Jesus of Nazareth : His life, times, and teaching / by Joseph Klausner. Translated from the original Hebrew by Herbert Danby. Boston : Beacon Press , p. 408-413. First published in Hebrew as Yeshu ha-Notsri: zemano, hayav ve-torato. Jerusalem: Shtibel .
VII. THE CHARACTER OF JESUS AND THE SECRET OF HIS INFLUENCE
The influence of Jesus upon his disciples and followers was exceptional. In Galilee masses of people followed him: for his sake his disciples forsook all and followed him to the danger zone, to Jerusalem; they remained faithful to him both during his life and after his terrible death. Every word he spoke—even parables which they did not understand and the more enigmatic figures of speech—they treasured like a precious pearl. As time went on his spiritual image grew ever more and more exalted till, at length, it reached the measure of the divine. Never has such a thing happened to any other human creature in enlightened, historic times and among a people claiming a two thousand years old civilisation.
What is the secret of this astonishing influence ?
In the opinion of the present writer the answer should be looked for in the complex nature of his personality and also in his methods of teaching.
The great man is not recognizable as such by virtues alone, but by defects which can themselves, in certain combinations, be transformed into virtues. Like every great man Jesus was a complex of many and amazing contradictions; it was these which compelled astonishment, enthusiasm and admiration. 1
On the one hand, Jesus was humble and lowly-minded, tender and placable, and tolerant to an unprecedented degree. He says of himself that he came not to rule but to serve. In a moment of deepest sorrow he tells how that the foxes have holes and the birds have nests, but that the Son of man has nowhere to lay his head. There were things of which he knew nothing, things known only to his heavenly Father. He could not award "thrones" in the kingdom of the Messiah: this God alone could do. If a man sin against him, the Son of man, all can be forgiven—if only the man sin not against the Holy Spirit. On the other hand, Jesus possesses a belief in his mission which verges on the extreme of self-veneration. He is the nearest to God, and the day will come when he will sit at the right hand of God. He is greater than king Solomon, greater than the prophet Jonah, and greater than the Temple. John the Baptist was greater than any who had yet lived, yet Jesus was immeasurably greater than John.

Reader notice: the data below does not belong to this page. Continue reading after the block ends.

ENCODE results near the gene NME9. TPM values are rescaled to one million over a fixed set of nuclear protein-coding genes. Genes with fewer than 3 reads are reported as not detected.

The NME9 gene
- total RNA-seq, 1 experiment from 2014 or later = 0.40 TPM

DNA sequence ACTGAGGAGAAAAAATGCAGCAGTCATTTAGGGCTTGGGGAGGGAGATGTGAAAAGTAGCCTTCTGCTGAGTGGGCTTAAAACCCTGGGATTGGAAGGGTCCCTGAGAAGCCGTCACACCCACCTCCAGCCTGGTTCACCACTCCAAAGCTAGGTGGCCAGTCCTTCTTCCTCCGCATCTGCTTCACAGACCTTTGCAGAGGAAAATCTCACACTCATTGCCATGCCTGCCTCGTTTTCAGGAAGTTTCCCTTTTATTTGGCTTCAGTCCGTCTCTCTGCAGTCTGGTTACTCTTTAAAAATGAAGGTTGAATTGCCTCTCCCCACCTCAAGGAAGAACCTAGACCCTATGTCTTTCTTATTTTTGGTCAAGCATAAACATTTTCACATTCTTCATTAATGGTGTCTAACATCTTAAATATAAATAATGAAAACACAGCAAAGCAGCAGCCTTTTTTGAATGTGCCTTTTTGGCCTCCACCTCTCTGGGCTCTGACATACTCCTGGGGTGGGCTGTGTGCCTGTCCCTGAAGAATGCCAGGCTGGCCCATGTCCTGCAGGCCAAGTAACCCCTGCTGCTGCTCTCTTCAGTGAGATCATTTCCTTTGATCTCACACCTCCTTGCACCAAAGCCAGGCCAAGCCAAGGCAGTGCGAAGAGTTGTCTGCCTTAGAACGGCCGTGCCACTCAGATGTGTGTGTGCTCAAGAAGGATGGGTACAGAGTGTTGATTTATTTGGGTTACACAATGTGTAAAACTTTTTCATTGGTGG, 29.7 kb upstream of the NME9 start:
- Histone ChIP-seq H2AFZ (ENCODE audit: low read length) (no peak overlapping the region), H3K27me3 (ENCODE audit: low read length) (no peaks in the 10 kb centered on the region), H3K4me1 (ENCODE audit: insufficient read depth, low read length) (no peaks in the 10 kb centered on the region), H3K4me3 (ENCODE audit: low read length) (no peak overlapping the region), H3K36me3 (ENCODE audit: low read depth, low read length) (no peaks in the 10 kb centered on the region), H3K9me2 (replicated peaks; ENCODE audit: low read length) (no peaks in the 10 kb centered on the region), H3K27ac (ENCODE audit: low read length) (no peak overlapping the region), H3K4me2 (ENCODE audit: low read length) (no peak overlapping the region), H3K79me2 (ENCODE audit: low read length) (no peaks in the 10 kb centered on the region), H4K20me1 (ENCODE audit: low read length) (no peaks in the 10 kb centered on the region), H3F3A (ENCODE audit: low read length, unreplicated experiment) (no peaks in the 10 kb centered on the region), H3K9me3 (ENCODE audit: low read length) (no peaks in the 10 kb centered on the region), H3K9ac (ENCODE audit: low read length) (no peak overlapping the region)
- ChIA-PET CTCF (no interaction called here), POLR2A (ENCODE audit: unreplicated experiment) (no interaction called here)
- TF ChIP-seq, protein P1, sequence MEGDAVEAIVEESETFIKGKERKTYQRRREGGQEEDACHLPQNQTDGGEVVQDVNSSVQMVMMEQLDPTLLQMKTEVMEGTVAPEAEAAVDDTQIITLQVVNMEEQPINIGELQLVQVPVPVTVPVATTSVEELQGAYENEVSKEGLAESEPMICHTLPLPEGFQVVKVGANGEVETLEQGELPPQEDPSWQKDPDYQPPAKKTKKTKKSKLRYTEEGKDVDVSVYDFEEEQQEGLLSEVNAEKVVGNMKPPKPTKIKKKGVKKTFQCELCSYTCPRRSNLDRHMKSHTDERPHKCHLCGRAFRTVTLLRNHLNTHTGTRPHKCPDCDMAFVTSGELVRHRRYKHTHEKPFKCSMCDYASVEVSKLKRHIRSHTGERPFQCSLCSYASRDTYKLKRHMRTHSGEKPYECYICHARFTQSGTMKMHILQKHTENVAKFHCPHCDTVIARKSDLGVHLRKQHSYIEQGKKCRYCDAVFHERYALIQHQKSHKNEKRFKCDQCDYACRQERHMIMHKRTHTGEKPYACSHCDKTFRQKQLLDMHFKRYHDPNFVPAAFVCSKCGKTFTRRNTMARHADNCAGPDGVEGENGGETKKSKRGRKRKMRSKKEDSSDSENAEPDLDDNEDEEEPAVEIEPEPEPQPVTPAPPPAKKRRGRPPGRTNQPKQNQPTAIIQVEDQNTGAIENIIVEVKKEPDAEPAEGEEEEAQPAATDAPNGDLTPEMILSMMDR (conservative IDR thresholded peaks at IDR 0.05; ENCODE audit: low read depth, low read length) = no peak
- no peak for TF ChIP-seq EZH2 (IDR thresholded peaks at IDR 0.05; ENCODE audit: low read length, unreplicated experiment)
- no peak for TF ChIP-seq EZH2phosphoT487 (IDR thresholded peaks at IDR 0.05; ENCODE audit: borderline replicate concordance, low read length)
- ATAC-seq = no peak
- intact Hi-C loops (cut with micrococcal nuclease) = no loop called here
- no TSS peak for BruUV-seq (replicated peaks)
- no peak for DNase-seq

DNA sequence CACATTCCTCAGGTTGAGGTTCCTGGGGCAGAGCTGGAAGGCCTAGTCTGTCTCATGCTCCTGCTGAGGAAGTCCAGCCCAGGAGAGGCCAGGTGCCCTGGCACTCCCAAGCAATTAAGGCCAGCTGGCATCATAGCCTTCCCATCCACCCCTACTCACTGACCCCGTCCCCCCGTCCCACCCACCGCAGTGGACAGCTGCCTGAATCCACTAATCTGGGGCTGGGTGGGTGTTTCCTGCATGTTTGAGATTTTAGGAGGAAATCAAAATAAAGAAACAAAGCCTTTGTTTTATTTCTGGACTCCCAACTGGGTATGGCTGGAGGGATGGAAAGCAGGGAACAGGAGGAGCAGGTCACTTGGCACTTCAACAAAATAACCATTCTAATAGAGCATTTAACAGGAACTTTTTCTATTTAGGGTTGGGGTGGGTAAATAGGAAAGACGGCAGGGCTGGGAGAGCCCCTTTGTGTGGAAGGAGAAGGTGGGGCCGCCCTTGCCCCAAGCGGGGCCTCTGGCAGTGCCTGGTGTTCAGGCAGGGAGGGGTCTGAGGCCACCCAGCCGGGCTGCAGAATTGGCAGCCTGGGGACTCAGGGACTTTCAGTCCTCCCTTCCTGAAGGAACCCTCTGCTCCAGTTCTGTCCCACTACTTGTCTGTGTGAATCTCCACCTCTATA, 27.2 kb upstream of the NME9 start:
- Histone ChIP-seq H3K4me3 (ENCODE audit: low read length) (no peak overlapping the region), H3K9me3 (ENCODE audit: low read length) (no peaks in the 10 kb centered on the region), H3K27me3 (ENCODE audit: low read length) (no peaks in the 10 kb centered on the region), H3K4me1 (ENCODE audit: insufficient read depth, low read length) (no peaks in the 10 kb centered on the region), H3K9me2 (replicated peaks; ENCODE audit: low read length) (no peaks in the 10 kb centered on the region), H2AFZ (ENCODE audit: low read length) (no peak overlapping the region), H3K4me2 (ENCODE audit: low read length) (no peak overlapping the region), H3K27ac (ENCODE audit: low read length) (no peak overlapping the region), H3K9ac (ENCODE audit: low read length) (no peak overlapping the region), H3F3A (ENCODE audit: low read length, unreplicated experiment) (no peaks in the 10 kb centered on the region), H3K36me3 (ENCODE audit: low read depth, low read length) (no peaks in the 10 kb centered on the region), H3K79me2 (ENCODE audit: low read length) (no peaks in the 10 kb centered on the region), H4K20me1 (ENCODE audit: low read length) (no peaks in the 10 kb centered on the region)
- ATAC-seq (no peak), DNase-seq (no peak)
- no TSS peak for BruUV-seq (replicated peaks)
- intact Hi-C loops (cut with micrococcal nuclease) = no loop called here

So strong was Jesus' belief in himself that he came to rely upon himself more than upon any of Israel's great ones, even Moses; this characteristic is summed up in the formula: "It was said to you by them of old time . . . but I, Jesus, say unto you . . ." We must remember that nothing is more conducive to conviction in others than a man's belief in his own self: once a man believes absolutely in himself, others, too, come to believe in him almost as they would in God. And though exaggerated self-confidence can at times be repellent, yet Jesus was so often tender, gentle and humble as to mask his intense self-confidence.
Looked upon from one side, Jesus is "one of the people." His parables have a most popular appeal. They are, almost every one of them, drawn from life in the village or small town. As a rule he conducted himself as an ordinary, simple man, a Galilean artisan. His attraction was his simplicity, his very ordinariness, his homeliness in whatever he did or said. He loved the wild flowers with their multiplicity of colouring, and the birds which could be sold two for a farthing; he liked little children to be brought to him, "for theirs is the kingdom of heaven;" the cock-crow, the hen with her chickens, the flush of the skies at evening and their overcast look in the morning—all these find place in his sayings and parables.
But looked at from another side, he is by no means an illiterate, an "am ha-aretz:" he is as expert in the Scriptures as the best of the Pharisees, and he is quite at home with the Pharisee's expository devices. He is saturated with the great ideas of the Prophets and the Psalms; he can employ them for his own spiritual needs, he can expound them and adapt them and supplement them. He knows also the "tradition of the elders," the rulings of the Pharisees, and the "words of the Scribes."
And this, too, had its effect on his followers. In the eyes of the simple Galileans, the "ammé ha-aretz,"—his women admirers, the fishermen, the peasants and the petty officials, he appeared to be a great teacher of the Law—a "Rab." The Pharisees themselves could not ignore his teaching. He could dispute with them and confute them, no matter whether the argument turned on Scriptural proofs or post-Scriptural traditions.